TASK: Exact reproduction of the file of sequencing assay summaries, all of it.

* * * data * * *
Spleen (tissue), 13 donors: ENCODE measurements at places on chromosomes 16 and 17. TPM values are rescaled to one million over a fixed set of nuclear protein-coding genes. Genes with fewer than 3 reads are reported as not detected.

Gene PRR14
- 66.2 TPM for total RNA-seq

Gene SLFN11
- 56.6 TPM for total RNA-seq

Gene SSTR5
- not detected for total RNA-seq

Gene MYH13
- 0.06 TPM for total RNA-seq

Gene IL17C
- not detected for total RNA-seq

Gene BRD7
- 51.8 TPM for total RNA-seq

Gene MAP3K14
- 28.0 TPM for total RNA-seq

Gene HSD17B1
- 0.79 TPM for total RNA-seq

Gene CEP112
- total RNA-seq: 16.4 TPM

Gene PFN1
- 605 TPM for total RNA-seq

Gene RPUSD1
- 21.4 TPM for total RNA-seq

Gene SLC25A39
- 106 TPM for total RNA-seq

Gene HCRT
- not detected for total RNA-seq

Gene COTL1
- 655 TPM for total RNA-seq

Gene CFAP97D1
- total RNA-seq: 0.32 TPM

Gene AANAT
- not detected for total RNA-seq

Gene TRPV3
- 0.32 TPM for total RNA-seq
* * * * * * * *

Spleen (tissue), 13 donors: ENCODE measurements at places on chromosomes 16 and 17. TPM values are rescaled to one million over a fixed set of nuclear protein-coding genes. Genes with fewer than 3 reads are reported as not detected.

Gene PRR14
- 66.2 TPM for total RNA-seq

Gene SLFN11
- 56.6 TPM for total RNA-seq

Gene SSTR5
- not detected for total RNA-seq

Gene MYH13
- 0.06 TPM for total RNA-seq

Gene IL17C
- not detected for total RNA-seq

Gene BRD7
- 51.8 TPM for total RNA-seq

Gene MAP3K14
- 28.0 TPM for total RNA-seq

Gene HSD17B1
- 0.79 TPM for total RNA-seq

Gene CEP112
- total RNA-seq: 16.4 TPM

Gene PFN1
- 605 TPM for total RNA-seq

Gene RPUSD1
- 21.4 TPM for total RNA-seq

Gene SLC25A39
- 106 TPM for total RNA-seq

Gene HCRT
- not detected for total RNA-seq

Gene COTL1
- 655 TPM for total RNA-seq

Gene CFAP97D1
- total RNA-seq: 0.32 TPM

Gene AANAT
- not detected for total RNA-seq

Gene TRPV3
- 0.32 TPM for total RNA-seq